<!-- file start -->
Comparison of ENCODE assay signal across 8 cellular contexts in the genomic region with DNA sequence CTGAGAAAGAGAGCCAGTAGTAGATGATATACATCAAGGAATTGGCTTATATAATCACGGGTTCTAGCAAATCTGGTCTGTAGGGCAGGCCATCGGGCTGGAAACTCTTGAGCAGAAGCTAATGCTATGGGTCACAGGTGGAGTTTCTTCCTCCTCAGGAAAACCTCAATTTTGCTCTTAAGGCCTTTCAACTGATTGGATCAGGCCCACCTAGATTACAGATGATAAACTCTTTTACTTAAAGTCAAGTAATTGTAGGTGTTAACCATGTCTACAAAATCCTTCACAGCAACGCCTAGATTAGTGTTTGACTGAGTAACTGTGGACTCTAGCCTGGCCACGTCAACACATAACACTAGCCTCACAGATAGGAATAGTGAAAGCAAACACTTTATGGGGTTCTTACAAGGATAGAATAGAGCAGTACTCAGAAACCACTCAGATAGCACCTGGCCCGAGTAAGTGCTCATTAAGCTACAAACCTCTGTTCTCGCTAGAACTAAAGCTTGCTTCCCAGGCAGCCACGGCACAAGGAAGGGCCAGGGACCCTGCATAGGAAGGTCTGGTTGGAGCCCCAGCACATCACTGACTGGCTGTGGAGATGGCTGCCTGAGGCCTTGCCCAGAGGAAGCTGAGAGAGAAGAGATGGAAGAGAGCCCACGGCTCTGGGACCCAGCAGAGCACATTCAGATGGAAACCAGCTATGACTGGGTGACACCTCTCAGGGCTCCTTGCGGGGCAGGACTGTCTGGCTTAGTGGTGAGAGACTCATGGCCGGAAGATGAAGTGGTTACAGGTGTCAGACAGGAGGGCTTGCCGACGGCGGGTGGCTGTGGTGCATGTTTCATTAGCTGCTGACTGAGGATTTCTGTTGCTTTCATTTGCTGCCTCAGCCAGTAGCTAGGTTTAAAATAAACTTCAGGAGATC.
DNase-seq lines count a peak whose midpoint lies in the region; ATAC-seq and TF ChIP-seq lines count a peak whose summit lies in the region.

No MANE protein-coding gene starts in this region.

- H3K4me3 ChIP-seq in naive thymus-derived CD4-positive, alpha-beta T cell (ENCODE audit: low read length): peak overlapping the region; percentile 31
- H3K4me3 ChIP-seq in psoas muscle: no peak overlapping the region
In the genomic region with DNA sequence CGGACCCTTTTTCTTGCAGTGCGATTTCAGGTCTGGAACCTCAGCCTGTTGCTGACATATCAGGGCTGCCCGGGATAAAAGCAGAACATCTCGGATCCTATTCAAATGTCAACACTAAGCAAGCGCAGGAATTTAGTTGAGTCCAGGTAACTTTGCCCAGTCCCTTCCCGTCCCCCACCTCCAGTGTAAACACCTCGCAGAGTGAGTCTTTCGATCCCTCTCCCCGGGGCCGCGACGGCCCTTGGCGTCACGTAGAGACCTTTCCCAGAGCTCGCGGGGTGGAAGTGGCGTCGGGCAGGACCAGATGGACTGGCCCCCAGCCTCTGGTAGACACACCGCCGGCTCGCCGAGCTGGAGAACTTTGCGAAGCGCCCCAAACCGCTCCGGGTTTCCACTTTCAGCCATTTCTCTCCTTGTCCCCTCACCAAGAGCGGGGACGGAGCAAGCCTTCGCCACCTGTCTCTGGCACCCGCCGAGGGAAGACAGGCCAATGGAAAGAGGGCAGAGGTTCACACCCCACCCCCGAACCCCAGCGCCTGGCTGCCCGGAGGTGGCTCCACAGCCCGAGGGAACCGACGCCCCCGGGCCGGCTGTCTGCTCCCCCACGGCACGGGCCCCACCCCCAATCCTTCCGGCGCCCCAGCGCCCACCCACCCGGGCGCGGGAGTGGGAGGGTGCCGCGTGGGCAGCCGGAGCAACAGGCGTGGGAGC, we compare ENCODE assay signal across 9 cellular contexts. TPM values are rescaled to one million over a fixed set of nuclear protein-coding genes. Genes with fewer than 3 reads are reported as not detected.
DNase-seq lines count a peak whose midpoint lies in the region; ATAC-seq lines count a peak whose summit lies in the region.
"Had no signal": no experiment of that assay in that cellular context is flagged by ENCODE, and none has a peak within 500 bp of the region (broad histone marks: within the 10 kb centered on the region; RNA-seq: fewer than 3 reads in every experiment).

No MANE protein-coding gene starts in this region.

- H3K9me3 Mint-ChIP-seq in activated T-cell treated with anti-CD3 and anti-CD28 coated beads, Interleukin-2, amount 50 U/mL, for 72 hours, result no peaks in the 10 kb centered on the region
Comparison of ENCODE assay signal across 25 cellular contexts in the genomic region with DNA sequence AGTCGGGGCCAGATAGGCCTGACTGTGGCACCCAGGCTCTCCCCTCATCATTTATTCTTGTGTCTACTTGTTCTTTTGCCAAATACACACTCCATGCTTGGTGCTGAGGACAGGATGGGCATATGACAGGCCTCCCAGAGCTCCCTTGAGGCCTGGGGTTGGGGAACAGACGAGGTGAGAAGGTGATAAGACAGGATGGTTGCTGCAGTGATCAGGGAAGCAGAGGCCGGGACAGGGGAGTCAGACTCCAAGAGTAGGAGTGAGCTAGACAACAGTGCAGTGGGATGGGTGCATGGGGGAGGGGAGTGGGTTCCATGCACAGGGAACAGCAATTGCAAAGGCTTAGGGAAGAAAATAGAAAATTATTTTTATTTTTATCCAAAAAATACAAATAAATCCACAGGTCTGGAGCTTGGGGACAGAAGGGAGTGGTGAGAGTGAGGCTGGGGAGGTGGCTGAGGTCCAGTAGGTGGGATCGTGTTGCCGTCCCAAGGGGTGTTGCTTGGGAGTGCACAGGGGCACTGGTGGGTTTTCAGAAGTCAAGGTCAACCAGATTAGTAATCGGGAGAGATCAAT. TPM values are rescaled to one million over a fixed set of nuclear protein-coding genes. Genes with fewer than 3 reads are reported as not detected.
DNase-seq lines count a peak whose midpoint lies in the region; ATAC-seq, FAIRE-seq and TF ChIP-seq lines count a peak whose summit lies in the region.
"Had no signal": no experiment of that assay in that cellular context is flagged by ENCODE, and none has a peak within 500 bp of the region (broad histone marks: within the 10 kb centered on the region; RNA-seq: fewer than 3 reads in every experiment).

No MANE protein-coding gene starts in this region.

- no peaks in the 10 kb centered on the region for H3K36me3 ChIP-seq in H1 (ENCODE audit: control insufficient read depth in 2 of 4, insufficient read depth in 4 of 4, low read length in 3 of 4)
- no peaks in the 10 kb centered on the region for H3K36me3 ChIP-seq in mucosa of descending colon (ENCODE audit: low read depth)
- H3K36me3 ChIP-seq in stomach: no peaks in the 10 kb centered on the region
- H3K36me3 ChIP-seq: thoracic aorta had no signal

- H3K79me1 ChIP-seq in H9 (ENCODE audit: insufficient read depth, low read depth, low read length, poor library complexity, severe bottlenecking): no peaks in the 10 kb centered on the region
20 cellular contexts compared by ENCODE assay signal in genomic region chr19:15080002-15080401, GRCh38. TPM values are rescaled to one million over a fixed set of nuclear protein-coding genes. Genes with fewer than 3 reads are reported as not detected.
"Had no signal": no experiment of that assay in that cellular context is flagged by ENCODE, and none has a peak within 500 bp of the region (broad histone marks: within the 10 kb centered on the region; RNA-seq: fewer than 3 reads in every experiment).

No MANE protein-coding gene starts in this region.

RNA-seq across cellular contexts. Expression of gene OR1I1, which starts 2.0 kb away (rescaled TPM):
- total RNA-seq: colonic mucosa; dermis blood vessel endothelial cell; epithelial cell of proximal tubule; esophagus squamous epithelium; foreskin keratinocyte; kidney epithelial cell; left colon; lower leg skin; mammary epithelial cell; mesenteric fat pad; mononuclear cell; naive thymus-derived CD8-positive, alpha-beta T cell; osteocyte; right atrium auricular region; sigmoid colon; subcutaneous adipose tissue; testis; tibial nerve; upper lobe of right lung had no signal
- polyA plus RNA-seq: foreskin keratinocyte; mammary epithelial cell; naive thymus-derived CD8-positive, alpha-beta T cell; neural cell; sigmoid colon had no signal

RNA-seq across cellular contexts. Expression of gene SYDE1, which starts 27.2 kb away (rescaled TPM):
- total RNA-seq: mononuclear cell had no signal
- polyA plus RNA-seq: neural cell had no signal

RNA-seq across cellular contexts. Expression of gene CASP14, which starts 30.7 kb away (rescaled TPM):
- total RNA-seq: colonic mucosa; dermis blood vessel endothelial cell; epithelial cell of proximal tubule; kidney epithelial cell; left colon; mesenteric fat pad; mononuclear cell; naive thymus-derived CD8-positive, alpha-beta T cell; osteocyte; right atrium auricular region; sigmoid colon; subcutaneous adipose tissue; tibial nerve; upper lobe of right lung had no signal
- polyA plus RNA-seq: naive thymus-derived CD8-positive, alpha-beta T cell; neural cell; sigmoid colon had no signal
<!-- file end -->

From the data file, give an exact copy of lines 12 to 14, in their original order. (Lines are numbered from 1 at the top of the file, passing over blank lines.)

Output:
DNase-seq lines count a peak whose midpoint lies in the region; ATAC-seq, FAIRE-seq and TF ChIP-seq lines count a peak whose summit lies in the region.
"Had no signal": no experiment of that assay in that cellular context is flagged by ENCODE, and none has a peak within 500 bp of the region (broad histone marks: within the 10 kb centered on the region; RNA-seq: fewer than 3 reads in every experiment).

No MANE protein-coding gene starts in this region.